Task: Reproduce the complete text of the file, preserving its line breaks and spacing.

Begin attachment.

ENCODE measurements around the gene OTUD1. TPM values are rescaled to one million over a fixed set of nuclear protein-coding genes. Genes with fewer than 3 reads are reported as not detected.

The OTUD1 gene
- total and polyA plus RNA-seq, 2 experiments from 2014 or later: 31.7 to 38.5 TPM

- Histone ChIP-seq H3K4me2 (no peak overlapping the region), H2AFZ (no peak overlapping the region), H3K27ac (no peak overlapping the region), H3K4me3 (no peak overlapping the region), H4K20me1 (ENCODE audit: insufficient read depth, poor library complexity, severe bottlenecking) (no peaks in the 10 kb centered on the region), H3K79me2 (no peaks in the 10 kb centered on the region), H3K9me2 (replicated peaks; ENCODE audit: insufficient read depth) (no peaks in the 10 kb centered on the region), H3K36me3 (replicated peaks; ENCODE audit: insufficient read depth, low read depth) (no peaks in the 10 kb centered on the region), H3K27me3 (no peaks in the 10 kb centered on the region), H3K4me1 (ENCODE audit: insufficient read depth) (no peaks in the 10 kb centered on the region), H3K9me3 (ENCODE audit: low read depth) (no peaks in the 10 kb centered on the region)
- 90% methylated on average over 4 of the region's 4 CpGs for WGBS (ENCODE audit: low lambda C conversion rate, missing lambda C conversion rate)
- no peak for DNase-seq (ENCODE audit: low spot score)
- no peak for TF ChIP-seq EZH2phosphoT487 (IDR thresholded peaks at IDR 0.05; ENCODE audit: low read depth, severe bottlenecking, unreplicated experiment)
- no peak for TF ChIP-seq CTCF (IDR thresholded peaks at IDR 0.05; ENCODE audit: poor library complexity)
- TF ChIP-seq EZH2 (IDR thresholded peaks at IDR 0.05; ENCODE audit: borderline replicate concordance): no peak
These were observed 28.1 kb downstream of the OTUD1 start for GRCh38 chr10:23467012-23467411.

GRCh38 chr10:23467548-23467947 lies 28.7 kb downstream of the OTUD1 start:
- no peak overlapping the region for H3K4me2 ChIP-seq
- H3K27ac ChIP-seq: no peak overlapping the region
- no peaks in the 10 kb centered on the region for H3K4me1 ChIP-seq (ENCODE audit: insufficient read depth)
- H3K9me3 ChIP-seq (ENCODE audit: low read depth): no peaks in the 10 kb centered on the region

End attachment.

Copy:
ENCODE measurements around the gene OTUD1. TPM values are rescaled to one million over a fixed set of nuclear protein-coding genes. Genes with fewer than 3 reads are reported as not detected.

The OTUD1 gene
- total and polyA plus RNA-seq, 2 experiments from 2014 or later: 31.7 to 38.5 TPM

- Histone ChIP-seq H3K4me2 (no peak overlapping the region), H2AFZ (no peak overlapping the region), H3K27ac (no peak overlapping the region), H3K4me3 (no peak overlapping the region), H4K20me1 (ENCODE audit: insufficient read depth, poor library complexity, severe bottlenecking) (no peaks in the 10 kb centered on the region), H3K79me2 (no peaks in the 10 kb centered on the region), H3K9me2 (replicated peaks; ENCODE audit: insufficient read depth) (no peaks in the 10 kb centered on the region), H3K36me3 (replicated peaks; ENCODE audit: insufficient read depth, low read depth) (no peaks in the 10 kb centered on the region), H3K27me3 (no peaks in the 10 kb centered on the region), H3K4me1 (ENCODE audit: insufficient read depth) (no peaks in the 10 kb centered on the region), H3K9me3 (ENCODE audit: low read depth) (no peaks in the 10 kb centered on the region)
- 90% methylated on average over 4 of the region's 4 CpGs for WGBS (ENCODE audit: low lambda C conversion rate, missing lambda C conversion rate)
- no peak for DNase-seq (ENCODE audit: low spot score)
- no peak for TF ChIP-seq EZH2phosphoT487 (IDR thresholded peaks at IDR 0.05; ENCODE audit: low read depth, severe bottlenecking, unreplicated experiment)
- no peak for TF ChIP-seq CTCF (IDR thresholded peaks at IDR 0.05; ENCODE audit: poor library complexity)
- TF ChIP-seq EZH2 (IDR thresholded peaks at IDR 0.05; ENCODE audit: borderline replicate concordance): no peak
These were observed 28.1 kb downstream of the OTUD1 start for GRCh38 chr10:23467012-23467411.

GRCh38 chr10:23467548-23467947 lies 28.7 kb downstream of the OTUD1 start:
- no peak overlapping the region for H3K4me2 ChIP-seq
- H3K27ac ChIP-seq: no peak overlapping the region
- no peaks in the 10 kb centered on the region for H3K4me1 ChIP-seq (ENCODE audit: insufficient read depth)
- H3K9me3 ChIP-seq (ENCODE audit: low read depth): no peaks in the 10 kb centered on the region